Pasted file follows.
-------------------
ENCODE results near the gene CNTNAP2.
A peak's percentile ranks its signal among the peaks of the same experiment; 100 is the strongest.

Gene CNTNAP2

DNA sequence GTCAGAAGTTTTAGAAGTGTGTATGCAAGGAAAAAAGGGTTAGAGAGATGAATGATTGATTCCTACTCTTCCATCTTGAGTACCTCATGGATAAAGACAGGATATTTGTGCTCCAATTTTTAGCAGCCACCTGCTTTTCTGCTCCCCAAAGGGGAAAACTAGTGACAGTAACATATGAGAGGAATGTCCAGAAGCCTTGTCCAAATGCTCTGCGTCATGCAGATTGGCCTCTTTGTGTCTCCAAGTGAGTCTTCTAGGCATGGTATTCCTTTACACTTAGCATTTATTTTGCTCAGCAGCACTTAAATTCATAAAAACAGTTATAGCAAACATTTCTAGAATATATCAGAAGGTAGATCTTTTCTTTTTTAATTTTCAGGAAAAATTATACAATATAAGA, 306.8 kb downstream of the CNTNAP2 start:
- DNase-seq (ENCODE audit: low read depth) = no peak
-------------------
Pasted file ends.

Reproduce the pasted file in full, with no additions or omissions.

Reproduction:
ENCODE results near the gene CNTNAP2.
A peak's percentile ranks its signal among the peaks of the same experiment; 100 is the strongest.

Gene CNTNAP2

DNA sequence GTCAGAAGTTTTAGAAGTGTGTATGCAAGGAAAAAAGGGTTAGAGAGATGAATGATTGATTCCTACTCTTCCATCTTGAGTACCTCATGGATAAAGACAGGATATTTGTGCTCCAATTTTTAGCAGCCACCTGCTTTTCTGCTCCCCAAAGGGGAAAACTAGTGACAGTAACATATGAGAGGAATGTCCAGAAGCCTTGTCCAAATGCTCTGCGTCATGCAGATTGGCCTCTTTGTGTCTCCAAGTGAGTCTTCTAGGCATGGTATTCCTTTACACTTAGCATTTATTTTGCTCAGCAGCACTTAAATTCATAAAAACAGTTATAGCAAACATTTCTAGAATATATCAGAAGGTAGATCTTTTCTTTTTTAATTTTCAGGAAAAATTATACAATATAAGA, 306.8 kb downstream of the CNTNAP2 start:
- DNase-seq (ENCODE audit: low read depth) = no peak